Sunday, February 04, 2007

Back to Beit El for the Aliyah Shabbaton

Yesterday (Shabbat,) there was another shabbaton in Beit El. Last time it was with my Yeshivah. This time, it was for new olim. Sponsored by Kumah (aliyah advocacy group), Yavneh Olami (a religious Zionist group,) and Herut (a political activist group,) about forty of us gathered together for a Shabbat in the biblical city of Beit El, recently reborn as a Jewish settlement and army base.

Back in my old days in the Sea Scouts, we had a saying, "You can tie a know, or you can tie a lot." Meaning: if you know your knots, one simple square knot will do the trick. If you don't, then you just have to tie knot after knot until you get this enormous cluster of tangled rope.

Likewise, I like to say, "You can take a shot, or you can take a lot." Since I don't know the rules about composition or lighting, I just take a whole lot of photographs and hope a couple of them actually come out.

On the drive over, I was clicking away and ended up with some trippy photographs. The first was taken at the Jerusalem central bus station.

But first, a crash course in optics:
Most transparent substances have what's known as the "angle of refraction." At an oblique angle, a smooth surface reflects light. At a more accute angle, it allows light to pass through. The most commonplace occurence of this is seen when swimming. If you open your eyes underwater and look ahead (at an oblique angle) at the surface of the water above you, you see the bottom of the pool reflected. However, if you look directly up, you see the sky. The same is true looking at a lake. Look directly into the water, and you see rocks, fish, and rusty beer cans. Look out towards the surface of the water, and you'll see a reflection of the mountains and the forest.

Similarly, I snapped a shot looking through an indoor window towards the garage. On the left half, you see Bus 170, going from Jerusalem to Beit El (6 Shekels, 80 Agurot.) On the right half, at about the midpoint of the photograph, the angle of the camera matches the angle of refraction of the glass, so on the right half you see a reflection of the inside of the central bus station.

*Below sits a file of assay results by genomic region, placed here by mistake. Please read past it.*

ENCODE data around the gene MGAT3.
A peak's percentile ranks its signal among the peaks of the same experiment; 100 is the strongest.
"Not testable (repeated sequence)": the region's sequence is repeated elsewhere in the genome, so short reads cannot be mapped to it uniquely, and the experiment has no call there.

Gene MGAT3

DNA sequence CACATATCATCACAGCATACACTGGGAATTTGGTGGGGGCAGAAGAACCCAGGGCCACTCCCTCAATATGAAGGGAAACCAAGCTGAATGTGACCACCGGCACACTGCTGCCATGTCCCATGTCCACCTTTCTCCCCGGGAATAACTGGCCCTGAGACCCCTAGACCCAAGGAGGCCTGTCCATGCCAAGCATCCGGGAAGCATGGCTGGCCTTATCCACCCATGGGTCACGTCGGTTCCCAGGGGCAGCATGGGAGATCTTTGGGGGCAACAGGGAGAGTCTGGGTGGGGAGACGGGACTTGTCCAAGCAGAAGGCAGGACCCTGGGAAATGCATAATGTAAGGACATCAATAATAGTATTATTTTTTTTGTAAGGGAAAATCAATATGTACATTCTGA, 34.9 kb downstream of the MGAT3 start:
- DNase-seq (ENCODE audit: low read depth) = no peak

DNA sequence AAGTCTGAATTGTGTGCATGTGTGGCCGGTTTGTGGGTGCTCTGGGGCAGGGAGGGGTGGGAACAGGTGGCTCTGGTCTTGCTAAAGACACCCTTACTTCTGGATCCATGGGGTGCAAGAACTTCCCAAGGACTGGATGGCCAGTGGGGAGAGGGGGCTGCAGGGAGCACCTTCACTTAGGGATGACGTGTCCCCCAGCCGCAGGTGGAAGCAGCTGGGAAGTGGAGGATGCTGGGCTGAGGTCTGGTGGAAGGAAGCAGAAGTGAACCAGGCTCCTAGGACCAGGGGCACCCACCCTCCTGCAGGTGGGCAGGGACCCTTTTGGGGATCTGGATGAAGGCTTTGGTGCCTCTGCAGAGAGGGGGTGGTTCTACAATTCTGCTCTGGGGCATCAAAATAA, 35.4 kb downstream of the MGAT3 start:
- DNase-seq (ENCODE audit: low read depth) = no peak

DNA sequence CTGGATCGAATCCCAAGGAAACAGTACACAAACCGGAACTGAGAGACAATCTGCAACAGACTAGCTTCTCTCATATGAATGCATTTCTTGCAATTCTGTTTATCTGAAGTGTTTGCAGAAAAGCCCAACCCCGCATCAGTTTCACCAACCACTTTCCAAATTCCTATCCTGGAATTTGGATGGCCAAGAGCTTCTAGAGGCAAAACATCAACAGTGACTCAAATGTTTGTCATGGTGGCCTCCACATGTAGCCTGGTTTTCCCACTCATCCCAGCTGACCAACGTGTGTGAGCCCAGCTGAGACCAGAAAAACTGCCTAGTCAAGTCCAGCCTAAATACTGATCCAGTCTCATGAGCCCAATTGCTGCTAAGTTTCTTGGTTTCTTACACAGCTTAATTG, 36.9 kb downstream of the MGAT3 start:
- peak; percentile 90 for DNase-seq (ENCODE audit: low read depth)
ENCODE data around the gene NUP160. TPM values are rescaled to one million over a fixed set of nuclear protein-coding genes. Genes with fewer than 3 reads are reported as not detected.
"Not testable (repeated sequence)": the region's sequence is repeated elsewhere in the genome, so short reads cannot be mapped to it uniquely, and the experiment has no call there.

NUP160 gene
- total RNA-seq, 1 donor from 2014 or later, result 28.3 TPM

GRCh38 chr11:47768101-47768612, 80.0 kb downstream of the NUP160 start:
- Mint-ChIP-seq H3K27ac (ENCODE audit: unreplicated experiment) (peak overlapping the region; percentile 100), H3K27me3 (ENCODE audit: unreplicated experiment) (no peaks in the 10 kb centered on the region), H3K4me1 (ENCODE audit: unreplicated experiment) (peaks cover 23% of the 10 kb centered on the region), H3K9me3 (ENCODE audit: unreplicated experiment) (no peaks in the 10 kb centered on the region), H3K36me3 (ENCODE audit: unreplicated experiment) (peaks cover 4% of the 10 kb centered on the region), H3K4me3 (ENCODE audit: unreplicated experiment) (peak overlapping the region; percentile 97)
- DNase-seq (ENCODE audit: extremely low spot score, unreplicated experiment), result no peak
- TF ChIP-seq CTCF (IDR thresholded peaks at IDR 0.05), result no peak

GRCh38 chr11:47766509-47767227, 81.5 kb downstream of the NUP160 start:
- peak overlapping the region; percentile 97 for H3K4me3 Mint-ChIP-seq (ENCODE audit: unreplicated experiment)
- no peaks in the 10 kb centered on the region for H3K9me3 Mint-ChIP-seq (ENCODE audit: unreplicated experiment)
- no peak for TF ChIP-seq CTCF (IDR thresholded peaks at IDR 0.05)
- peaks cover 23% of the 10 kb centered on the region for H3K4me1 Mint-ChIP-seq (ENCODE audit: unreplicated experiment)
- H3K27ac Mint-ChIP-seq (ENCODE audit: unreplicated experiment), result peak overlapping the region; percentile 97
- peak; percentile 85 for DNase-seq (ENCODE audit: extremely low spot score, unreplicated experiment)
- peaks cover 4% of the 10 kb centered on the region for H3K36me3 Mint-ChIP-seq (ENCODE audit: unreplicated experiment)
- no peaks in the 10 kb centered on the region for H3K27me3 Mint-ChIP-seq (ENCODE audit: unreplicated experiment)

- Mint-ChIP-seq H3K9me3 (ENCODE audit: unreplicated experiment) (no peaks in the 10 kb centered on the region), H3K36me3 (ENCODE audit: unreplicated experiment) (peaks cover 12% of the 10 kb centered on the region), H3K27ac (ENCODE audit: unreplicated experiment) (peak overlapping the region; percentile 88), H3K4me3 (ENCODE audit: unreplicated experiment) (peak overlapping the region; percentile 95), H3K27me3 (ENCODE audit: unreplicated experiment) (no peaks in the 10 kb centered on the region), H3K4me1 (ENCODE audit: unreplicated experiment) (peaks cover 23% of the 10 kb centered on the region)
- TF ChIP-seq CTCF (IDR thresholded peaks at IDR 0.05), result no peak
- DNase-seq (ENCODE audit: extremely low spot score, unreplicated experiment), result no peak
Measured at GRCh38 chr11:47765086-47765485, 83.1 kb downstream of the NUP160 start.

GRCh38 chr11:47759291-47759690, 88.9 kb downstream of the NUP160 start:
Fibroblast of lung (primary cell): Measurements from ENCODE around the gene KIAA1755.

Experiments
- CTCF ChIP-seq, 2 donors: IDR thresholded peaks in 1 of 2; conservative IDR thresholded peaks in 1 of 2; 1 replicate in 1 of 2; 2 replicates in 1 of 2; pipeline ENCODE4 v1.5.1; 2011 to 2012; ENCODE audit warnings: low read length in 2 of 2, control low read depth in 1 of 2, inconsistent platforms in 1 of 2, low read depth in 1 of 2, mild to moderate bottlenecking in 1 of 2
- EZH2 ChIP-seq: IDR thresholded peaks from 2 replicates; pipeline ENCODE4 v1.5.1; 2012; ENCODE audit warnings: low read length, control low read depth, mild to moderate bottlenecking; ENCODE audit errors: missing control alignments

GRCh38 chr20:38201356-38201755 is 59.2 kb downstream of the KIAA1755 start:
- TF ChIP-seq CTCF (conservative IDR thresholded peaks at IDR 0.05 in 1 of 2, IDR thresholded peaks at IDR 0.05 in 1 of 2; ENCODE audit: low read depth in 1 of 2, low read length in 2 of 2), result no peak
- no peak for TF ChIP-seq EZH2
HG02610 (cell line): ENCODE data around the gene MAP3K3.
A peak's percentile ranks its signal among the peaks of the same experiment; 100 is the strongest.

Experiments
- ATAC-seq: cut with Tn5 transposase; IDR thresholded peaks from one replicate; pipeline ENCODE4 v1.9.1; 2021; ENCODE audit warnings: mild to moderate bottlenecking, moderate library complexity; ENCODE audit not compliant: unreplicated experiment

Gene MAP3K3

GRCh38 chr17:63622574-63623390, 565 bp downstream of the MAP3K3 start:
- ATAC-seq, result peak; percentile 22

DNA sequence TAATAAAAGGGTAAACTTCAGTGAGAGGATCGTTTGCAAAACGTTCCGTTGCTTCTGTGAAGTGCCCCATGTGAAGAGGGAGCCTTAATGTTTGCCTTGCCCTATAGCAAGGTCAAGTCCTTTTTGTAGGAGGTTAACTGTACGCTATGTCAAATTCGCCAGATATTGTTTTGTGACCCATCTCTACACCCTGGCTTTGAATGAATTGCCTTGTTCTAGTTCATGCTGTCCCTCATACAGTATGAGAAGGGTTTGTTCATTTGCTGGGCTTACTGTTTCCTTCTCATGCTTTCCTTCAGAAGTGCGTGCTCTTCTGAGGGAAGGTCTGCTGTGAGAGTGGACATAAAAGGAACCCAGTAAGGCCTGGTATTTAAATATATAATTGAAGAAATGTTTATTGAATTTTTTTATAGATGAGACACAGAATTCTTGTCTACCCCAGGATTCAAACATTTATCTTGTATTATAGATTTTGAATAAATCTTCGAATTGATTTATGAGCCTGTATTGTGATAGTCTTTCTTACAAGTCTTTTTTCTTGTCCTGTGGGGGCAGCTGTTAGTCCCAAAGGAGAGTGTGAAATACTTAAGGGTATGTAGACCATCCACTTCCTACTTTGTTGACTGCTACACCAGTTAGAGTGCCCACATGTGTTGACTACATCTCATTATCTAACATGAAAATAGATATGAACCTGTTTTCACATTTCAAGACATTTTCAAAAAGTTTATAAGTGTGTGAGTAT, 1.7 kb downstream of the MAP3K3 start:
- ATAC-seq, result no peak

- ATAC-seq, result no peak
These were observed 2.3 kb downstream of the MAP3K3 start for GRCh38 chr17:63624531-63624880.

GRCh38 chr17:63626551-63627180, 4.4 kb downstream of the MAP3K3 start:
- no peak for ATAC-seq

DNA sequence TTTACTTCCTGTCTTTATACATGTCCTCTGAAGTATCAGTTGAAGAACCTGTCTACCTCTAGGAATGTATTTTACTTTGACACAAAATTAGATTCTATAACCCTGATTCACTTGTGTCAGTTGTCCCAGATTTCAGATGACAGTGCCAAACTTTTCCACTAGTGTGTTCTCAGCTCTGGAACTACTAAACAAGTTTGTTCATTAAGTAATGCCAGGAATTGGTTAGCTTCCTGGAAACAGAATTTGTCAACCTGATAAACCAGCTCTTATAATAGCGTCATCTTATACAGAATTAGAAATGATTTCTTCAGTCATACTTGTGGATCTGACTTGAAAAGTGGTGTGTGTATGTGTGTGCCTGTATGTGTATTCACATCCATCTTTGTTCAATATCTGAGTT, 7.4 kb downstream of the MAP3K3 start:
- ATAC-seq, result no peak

The trippy photograph.

Past the Hizma supercheckpoint, driving along the separation wall

Hizma, seen through a glass darkly. A bulletproof glass, that is.

Top left: Reflection of busdriver. Foreground: passenger. Background: soldier guarding the base at Beit El.

Once we arrivet at Mount Artis, in Beit El, it was time for a Tu B'Shvat tree planting. Tu B'Shvat (the fifteenth of the Hebrew month of Shvat) is the New Year of the trees. The Halachah (Jewish Law) tells us that we must not touch the fruit of a tree for the first three years of its life. But the year is not counted from the day it was planted, but from Tu B'Shvat. Therefore, a tree planted the day before Tu B'Shvat is considered as one year old. Therefore, Tu B'Shvat is an important agricultural date for Jewish farmers, who try to plant their trees before the onset of the festival. From this, it became a major day for planting trees in general.

Moshe arrives with the trees.

Moshe pulls out the seedlings for distribution.

Yours truly in "Psycho" mode, digging a hole for the tree.
Banging the olive tree out of its container.
The others planted their trees next to the helicopter landing zone. Being a smart person, I decided to plant my tree a bit further away. Figure they may not survive the gusts of wind from the first actual helicopter landing.
The funny thing about Israel is that you bump into all your old friends. In Beit El, I bumped into David Samuels, who is a local Beit El settler. His sister lives in Walnut Creek, and he crashed on my couch for a week and a half while he was pulling his things together to make aliyah.
David Samuels with tree. The beard is new, makes him blend in with the rest of the settlers.

And just when I though that the world couldn't get any smaller, I bumped into ANOTHER guy from Walnut Creek, Josh, who used to come by Chabad from time to time, and is now getting his masters at Hebrew University.
Josh, being an oddball, with yours truly

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